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Lagrange Multipliers


Lagrange multipliers are a method used to optimize an objective function when the variables are constrained. Before, we used a constraint to reduce a function of three variables to one of two variables. Now, the function is given in terms of two variables, and x and y are limited.


Maximize or minimize an objective function \(f(x,y)\).




Let the objective function \(f\) and the constraint function \(g\) be differentiable on a region of \(\mathbb{R}^2\) with \(\nabla g (x,y) \neq \vec{0}\) on the curve \(g (x,y) = 0\).

  1. Find \(x\), \(y\), and \(\lambda\) such that \[\nabla f (x,y) = \lambda \nabla g (x,y)\ \textrm{ and }\ g(x,y) = 0.\] These are the candidates for the maxima and minima.
  2. Select the points \((x,y)\) that give the max/min values for \(f(x,y)\).


Find the absolute maximum and minimum for \(f(x,y)=2x^2+y^2+2\) subject to \(g(x,y)=x^2+4y^2-4=0\).


\[\begin{align} \nabla f (x,y) &= 4x \hat{\imath} + 2y \hat{\jmath}\\ \\ \nabla g (x,y) &= 2x \hat{\imath} + 8y \hat{\jmath} \end{align}\]

Set up the equality:

\[\begin{align} \nabla f (x,y) &= \lambda \nabla g (x,y)\\ \\ 4x &= \lambda 2x \longrightarrow 2x(2-\lambda)=0 \longrightarrow x=0 \textrm{ or } \lambda = 2\\ \textrm{ and } 2y &= \lambda 8y \longrightarrow 2y(1-4\lambda) = 0 \longrightarrow y=0 \textrm{ or } \lambda = \dfrac{1}{4} \end{align}\]

The third condition is that \(g(x,y)=0\):

  • If \(x=0\): \[0^2+4y^2-4 = 0 \longrightarrow y=1,-1\]
  • If \(y=0\): \[x^2+4(0)^2-4 = 0 \longrightarrow x = 2,-2\]

Thus, we have four candidates for the maximum and minimum: \((0,1)\), \((0,-1)\), \((2,0)\), and \((-2,0)\). We just need to test the function \(f\) at these four points and see which gives the largest value and which gives the smallest.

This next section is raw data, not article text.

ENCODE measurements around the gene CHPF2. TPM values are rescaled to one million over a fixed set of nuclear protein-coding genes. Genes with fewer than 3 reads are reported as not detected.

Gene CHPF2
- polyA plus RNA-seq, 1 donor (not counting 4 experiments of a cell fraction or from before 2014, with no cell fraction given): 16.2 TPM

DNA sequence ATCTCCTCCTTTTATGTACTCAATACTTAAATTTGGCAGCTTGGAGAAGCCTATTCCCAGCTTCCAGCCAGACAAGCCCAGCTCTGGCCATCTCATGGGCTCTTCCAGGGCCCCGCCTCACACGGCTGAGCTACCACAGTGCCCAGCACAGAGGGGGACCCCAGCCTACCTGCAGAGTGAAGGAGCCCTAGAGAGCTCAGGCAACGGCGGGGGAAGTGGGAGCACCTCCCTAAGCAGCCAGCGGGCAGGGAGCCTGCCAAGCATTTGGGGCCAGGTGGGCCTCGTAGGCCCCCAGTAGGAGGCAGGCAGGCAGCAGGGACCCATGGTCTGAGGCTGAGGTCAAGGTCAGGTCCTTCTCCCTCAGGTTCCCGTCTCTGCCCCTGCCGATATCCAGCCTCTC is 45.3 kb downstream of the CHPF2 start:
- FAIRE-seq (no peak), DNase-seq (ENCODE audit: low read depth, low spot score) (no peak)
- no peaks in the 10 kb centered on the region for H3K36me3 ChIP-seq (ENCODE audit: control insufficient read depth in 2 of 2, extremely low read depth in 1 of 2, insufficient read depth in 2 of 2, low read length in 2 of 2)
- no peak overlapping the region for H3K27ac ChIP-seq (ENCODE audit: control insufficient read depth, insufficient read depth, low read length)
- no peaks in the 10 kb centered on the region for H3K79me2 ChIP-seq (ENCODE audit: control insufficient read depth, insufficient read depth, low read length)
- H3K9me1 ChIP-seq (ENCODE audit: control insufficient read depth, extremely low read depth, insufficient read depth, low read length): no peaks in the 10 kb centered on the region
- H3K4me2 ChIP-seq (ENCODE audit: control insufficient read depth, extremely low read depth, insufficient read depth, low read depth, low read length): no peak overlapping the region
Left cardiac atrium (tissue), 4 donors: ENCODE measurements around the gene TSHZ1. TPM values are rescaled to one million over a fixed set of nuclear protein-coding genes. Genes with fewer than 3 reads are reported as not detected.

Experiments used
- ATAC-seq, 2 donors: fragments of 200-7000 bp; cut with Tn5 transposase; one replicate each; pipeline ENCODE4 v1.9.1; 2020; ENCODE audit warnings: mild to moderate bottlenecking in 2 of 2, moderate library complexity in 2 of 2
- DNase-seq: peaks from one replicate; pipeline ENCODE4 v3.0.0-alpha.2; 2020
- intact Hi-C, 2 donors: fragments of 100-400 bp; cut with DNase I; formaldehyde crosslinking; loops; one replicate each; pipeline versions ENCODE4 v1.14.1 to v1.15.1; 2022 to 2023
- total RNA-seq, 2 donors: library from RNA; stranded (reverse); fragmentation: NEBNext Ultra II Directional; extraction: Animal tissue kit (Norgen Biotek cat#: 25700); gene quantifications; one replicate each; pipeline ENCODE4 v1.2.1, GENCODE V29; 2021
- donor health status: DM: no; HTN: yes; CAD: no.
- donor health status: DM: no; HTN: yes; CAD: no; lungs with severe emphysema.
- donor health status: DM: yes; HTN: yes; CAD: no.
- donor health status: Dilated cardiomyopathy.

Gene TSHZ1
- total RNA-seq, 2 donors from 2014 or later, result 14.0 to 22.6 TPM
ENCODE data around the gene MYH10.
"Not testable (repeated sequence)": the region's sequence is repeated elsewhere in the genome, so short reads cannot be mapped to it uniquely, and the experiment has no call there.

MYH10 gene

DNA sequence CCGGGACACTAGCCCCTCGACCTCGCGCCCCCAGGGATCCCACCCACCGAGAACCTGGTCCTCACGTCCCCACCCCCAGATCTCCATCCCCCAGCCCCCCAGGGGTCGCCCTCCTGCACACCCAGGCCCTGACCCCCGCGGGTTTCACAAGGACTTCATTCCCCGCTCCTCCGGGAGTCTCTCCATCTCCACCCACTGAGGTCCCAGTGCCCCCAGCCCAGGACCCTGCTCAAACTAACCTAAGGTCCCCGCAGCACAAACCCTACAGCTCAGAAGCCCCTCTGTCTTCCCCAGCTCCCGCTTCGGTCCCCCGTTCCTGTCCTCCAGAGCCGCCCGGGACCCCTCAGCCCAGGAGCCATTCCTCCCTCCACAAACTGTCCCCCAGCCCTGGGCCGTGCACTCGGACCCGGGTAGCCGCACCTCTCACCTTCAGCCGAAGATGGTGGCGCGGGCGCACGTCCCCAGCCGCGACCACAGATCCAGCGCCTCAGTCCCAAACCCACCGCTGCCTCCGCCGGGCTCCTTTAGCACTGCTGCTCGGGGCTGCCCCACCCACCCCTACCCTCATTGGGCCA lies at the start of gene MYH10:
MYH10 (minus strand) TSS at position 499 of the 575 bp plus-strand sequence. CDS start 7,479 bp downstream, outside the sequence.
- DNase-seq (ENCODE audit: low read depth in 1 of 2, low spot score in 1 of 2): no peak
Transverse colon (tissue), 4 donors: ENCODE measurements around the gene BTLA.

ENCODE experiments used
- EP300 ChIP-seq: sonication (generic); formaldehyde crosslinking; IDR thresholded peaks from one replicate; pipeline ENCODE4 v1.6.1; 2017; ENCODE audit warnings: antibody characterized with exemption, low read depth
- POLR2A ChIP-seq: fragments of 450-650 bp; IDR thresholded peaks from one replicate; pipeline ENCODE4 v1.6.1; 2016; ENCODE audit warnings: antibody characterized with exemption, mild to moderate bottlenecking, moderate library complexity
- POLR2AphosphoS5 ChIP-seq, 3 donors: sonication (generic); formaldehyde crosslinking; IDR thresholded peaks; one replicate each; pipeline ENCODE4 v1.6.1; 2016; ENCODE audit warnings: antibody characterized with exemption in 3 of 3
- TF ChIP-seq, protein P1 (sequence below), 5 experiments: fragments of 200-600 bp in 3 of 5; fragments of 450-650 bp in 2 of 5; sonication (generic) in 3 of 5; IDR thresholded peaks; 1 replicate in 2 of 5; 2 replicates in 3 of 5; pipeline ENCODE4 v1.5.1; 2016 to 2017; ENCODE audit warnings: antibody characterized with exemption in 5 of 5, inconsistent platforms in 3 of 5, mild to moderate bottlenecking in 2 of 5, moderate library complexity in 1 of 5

\[\begin{array}{c | c} (x,y) & f(x,y)\\ \hline (0,1) & 3\\ (0,-1) & 3\\ (2,0) & 10\\ (-2,0) & 10 \end{array}\]

Therefore, the maximum of this function is 10, attained at \((2,0)\) and \((-2,0)\), and the minimum is 3, attained at \((0,1)\) and \((0,-1)\).

Try it yourself:

(click on a problem to show/hide its answer)

  1. Find the absolute maximum and minimum of \(f(x,y)=xy\) subject to the constraint \(x^2+y^2-8y=9\).
  2. Maximum of 9 at \((3,3)\) and \((-3,-3)\); minimum of \(-3\) at \((-\sqrt{3},\sqrt{3})\) and \((\sqrt{3},-\sqrt{3})\)

  3. Find the absolute maximum and minimum of \(f(x,y)=y^2-4x^2\) subject to the constraint \(x^2+2y^2=4\).
  4. Maximum of 2 at \((0,\sqrt{2})\) and \((0,-\sqrt{2})\); minimum of \(-16\) at \((2,0)\) and \((-2,0)\)

Find the point on the surface \(4x+y-1=0\) closest to the point \((1,2,-3)\).


It will be easiest to minimize the squared distance from this point (subject to the constraint that the point lies on the surface):

\[\begin{align} f(x,y,z) &= (x-1)^2+(y-2)^2+(z+3)^2\\ \\ g(x,y,z) &= 4x+y-1 \end{align}\] Find the gradients: \[\begin{align} \nabla f (x,y,z) &= \langle 2x-2, 2y-4, 2z+6 \rangle\\ \\ \nabla g (x,y,z) &= \langle 4,1,0 \rangle \end{align}\]

Set up the equality, and equate the components:

\[\begin{align} \nabla f (x,y,z) &= \lambda \nabla g (x,y,z)\\ \\ 2x-2 &= 4\lambda \longrightarrow x=1+2\lambda\\ \textrm{ and } 2y-4 &= \lambda \longrightarrow y = 2+\dfrac{\lambda}{2}\\ \textrm{ and } 2z+6 &= 0 \longrightarrow z=-3 \end{align}\]

The last condition is that \(g(x,y)=0\):

\[\begin{align} 4x+y-1 &= 0\\ 4(1+2\lambda)+\left(2+\dfrac{\lambda}{2}\right)-1 &= 0\\ \dfrac{17\lambda}{2} &= -5\\ \lambda &= -\dfrac{10}{17} \end{align}\]

Therefore, the point on the given surface that is closest to \((1,2,-3)\) is